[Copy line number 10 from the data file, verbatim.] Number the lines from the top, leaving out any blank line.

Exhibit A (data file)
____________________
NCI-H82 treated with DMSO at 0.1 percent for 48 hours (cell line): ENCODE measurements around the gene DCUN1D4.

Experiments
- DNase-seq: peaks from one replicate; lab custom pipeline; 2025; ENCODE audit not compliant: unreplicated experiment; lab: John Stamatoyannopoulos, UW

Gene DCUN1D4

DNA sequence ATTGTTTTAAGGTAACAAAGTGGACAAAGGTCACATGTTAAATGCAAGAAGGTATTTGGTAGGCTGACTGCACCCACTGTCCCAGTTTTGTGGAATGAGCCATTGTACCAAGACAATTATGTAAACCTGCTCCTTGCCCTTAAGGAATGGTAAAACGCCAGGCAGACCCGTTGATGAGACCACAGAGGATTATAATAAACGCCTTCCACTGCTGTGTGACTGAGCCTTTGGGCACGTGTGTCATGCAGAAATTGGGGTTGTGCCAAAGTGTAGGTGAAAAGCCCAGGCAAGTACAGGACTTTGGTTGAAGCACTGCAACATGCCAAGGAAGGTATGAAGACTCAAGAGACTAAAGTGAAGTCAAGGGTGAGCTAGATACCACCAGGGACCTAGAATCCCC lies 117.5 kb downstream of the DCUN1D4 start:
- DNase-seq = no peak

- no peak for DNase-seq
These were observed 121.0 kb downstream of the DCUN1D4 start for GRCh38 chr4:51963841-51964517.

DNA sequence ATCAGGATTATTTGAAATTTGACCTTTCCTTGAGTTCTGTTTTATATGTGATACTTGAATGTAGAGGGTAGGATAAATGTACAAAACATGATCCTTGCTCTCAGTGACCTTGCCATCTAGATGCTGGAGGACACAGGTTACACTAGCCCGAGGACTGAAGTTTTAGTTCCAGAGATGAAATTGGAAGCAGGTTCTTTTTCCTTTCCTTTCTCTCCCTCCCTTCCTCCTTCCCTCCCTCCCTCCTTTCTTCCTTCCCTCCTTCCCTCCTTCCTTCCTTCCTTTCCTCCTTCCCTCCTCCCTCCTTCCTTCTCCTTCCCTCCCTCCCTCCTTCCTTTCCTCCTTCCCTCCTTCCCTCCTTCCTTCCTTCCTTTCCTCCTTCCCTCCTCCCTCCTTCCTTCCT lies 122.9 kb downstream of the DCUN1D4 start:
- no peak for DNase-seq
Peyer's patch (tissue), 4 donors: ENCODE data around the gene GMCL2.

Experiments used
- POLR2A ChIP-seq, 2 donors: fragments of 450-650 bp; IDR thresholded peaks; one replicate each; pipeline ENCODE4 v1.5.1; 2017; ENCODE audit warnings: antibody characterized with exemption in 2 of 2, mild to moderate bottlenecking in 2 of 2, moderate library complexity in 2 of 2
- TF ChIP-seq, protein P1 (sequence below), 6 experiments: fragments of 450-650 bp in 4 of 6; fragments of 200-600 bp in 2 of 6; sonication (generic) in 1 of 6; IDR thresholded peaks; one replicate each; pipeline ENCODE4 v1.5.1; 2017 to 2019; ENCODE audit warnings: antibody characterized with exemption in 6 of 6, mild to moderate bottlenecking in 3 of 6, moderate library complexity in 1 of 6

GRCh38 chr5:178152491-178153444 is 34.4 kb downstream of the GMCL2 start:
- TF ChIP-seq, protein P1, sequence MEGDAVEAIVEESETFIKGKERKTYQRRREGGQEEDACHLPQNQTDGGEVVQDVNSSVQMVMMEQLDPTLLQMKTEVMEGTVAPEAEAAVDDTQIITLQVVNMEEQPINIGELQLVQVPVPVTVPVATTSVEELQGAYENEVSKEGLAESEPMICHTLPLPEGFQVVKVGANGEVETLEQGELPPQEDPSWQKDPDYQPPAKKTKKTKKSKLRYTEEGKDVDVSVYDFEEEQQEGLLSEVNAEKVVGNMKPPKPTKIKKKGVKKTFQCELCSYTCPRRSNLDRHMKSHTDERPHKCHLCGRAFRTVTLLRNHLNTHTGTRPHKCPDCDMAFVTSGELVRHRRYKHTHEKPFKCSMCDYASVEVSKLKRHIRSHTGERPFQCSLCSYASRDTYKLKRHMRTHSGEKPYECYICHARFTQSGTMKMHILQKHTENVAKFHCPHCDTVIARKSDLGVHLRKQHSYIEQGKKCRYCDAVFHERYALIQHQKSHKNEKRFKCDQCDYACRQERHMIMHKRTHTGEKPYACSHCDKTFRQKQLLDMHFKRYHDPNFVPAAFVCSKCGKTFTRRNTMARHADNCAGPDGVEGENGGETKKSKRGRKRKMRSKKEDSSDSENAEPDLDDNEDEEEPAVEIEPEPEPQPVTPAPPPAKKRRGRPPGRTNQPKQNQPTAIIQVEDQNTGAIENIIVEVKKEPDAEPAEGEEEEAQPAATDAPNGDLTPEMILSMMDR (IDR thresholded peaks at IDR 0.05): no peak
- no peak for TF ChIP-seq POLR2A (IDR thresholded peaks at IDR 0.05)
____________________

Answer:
- no peak for DNase-seq